<computer programming> (Or "arg") A value or reference passed to a function, procedure, subroutine, command or program, by the caller. For example, in the function definition

square(x) = x * x

x is the formal argument or "parameter", and in the call

y = square(3+4)

3+4 is the actual argument. This will execute the function square with x having the value 7 and return the result 49.

There are many different conventions for passing arguments to functions and procedures including call-by-value, call-by-name, call-by-reference, call-by-need. These affect whether the value of the argument is computed by the caller or the callee (the function) and whether the callee can modify the value of the argument as seen by the caller (if it is a variable).

Arguments to functions are usually, following mathematical notation, written in parentheses after the function name, separated by commas (but see curried function). Arguments to a program are usually given after the command name, separated by spaces, e.g.:

cat myfile yourfile hisfile

Here "cat" is the command and "myfile", "yourfile", and "hisfile" are the arguments.

Abbreviation: arg

(01 Nov 2006)

Argonz-Del Castillo syndrome, Argonz, J, argulus < Prev | Next > argument, argument, Argus, argus

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Abbreviation: arg

(14 Jan 2009)

Argonz-Del Castillo syndrome, Argonz, J, argulus, argument < Prev | Next > argument, Argus, argus, argus shell

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1. Proof; evidence. "There is. No more palpable and convincing argument of the existence of a Deity." (Ray) "Why, then, is it made a badge of wit and an argument of parts for a man to commence atheist, and to cast off all belief of providence, all awe and reverence for religion?" (South)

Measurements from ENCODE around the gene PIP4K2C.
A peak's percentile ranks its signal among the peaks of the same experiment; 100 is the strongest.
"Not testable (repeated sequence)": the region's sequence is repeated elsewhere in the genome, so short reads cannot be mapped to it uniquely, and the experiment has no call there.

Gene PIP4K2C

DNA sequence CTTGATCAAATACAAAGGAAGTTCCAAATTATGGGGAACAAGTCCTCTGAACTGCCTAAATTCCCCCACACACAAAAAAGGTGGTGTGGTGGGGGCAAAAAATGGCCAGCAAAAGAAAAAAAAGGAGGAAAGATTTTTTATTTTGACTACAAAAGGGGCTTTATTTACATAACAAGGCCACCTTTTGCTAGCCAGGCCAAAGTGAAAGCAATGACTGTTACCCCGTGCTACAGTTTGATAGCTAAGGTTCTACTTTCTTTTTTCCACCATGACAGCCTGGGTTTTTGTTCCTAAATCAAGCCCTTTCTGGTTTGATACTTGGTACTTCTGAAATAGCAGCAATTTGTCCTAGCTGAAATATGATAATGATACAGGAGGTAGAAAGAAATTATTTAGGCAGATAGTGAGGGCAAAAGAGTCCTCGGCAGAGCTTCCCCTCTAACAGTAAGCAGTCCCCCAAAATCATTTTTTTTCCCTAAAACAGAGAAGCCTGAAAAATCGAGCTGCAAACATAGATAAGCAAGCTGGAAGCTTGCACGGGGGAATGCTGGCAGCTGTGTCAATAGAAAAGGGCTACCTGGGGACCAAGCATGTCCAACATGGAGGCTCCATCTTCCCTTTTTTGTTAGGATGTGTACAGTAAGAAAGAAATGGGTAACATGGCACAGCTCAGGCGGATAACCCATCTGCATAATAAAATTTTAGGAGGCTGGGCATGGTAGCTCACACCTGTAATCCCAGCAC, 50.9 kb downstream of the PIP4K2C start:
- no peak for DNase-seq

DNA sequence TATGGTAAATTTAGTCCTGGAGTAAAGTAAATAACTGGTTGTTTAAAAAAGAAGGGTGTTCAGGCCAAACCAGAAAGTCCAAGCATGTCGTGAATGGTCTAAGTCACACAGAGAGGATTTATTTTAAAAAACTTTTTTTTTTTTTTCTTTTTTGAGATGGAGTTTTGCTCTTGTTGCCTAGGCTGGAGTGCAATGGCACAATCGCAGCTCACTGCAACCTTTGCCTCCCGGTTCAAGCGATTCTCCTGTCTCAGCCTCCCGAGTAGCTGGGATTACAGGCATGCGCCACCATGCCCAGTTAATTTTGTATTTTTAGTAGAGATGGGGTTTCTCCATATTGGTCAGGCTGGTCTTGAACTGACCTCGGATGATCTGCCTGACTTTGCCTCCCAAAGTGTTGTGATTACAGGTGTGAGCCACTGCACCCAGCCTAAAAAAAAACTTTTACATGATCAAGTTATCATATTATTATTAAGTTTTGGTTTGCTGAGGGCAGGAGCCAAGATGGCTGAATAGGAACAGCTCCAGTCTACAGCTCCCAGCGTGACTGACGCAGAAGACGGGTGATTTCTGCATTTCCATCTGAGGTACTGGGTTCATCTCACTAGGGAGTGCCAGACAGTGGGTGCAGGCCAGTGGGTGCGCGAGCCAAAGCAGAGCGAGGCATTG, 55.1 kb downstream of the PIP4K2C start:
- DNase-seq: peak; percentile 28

2. A reason or reasons offered in proof, to induce belief, or convince the mind; reasoning expressed in words; as, an argument about, concerning, or regarding a proposition, for or in favor of it, or against it.

3. A process of reasoning, or a controversy made up of rational proofs; argumentation; discussion; disputation. "The argument is about things, but names." (Locke)

4. The subject matter of a discourse, writing, or artistic representation; theme or topic; also, an abstract or summary, as of the contents of a book, chapter, poem. "You and love are still my argument." (Shak) "The abstract or argument of the piece." (Jeffrey) "[Shields] with boastful argument portrayed." (Milton)

5. Matter for question; business in hand. "Sheathed their swords for lack of argument." (Shak)

6. <astronomy> The quantity on which another quantity in a table depends; as, the altitude is the argument of the refraction.

7. <mathematics> The independent variable upon whose value that of a function depends.

Origin: F. Argument, L. Argumentum, fr. Arguere to argue.

Abbreviation: arg

(01 Mar 1998)

Argonz, J, argulus, argument, argument < Prev | Next > Argus, argus, argus shell

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